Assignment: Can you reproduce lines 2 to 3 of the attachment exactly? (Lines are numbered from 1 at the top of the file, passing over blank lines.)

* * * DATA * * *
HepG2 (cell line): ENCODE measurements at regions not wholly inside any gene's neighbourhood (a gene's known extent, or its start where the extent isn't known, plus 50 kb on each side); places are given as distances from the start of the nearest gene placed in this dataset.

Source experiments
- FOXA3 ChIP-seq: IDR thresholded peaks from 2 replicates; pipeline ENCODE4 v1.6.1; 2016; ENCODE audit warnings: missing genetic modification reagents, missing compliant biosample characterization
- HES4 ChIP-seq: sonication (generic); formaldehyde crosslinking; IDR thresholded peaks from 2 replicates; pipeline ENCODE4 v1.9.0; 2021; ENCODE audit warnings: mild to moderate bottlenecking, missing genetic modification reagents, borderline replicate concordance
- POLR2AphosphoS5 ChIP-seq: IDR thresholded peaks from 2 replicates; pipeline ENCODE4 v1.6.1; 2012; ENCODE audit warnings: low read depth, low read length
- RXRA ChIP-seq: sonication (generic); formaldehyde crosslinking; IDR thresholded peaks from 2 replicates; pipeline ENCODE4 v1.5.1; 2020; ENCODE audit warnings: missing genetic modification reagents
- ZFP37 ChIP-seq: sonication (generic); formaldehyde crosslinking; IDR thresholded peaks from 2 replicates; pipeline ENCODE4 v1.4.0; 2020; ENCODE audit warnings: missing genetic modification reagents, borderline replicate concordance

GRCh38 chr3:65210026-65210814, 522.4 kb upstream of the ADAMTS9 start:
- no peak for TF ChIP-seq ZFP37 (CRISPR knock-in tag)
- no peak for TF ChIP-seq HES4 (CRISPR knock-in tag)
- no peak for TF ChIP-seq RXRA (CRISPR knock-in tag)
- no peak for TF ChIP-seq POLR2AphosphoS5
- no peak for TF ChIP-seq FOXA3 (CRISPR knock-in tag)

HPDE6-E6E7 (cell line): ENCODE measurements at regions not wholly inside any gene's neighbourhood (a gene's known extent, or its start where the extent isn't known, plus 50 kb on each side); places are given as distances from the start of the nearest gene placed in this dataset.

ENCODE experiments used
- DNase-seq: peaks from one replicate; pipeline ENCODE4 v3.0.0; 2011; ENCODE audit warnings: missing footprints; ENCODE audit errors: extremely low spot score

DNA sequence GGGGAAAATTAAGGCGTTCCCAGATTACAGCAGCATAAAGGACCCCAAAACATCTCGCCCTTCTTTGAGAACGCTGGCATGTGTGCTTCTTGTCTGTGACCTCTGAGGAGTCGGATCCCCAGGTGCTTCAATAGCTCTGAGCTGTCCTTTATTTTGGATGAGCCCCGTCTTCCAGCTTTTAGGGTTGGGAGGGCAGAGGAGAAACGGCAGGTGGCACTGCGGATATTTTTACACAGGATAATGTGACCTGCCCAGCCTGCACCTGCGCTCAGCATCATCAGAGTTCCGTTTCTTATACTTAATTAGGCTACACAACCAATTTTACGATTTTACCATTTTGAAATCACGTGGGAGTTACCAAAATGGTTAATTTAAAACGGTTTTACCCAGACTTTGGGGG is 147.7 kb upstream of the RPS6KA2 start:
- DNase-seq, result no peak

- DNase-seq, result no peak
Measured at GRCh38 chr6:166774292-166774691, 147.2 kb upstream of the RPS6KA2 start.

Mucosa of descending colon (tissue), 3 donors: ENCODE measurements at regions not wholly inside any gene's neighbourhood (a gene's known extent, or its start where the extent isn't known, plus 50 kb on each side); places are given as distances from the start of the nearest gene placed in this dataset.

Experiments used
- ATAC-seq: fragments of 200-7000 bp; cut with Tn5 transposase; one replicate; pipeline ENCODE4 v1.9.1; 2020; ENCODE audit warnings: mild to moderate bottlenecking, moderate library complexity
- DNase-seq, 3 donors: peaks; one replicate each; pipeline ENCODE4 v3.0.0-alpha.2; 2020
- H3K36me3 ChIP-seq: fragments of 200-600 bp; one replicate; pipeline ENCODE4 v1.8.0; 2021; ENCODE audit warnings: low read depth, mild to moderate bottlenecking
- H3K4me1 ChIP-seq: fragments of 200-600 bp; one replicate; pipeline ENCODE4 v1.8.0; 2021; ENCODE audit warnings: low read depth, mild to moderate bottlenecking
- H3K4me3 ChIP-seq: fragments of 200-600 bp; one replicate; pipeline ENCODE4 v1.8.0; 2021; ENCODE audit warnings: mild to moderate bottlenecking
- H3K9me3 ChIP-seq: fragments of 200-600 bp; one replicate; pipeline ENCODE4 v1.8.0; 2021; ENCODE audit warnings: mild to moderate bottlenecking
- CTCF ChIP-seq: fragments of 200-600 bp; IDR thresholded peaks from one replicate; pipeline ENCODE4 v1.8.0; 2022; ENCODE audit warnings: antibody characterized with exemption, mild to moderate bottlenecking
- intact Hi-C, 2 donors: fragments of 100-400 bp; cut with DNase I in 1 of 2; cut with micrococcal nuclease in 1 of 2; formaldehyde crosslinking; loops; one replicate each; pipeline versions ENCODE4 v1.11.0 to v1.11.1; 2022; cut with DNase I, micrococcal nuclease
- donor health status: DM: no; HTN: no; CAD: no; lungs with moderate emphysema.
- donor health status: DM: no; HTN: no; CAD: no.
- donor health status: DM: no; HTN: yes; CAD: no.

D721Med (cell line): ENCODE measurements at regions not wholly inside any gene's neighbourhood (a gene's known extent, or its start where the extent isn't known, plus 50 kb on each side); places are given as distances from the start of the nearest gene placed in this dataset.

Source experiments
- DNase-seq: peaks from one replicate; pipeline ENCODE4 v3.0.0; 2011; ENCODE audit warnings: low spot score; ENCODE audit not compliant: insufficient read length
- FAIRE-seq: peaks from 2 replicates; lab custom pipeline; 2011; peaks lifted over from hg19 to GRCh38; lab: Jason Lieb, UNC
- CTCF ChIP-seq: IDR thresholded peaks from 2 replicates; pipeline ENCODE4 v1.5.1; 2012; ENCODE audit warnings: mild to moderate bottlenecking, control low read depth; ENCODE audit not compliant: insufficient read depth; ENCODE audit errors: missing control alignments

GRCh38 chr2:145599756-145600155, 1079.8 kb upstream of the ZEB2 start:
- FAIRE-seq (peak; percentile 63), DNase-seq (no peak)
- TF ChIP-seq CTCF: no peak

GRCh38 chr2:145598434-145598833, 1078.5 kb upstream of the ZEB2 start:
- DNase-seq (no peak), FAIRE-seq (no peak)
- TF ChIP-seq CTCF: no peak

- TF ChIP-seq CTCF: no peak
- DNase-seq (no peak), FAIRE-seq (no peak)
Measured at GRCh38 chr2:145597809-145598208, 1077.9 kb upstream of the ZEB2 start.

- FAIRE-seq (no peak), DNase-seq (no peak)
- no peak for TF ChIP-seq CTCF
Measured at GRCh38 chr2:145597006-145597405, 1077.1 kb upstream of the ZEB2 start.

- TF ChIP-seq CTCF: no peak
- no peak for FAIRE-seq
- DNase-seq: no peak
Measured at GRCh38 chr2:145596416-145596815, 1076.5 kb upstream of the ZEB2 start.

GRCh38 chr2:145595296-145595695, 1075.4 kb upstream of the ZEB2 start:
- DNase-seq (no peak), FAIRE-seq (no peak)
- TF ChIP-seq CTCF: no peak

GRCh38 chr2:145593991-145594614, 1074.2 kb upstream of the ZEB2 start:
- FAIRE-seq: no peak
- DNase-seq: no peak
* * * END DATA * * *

Source experiments
- FOXA3 ChIP-seq: IDR thresholded peaks from 2 replicates; pipeline ENCODE4 v1.6.1; 2016; ENCODE audit warnings: missing genetic modification reagents, missing compliant biosample characterization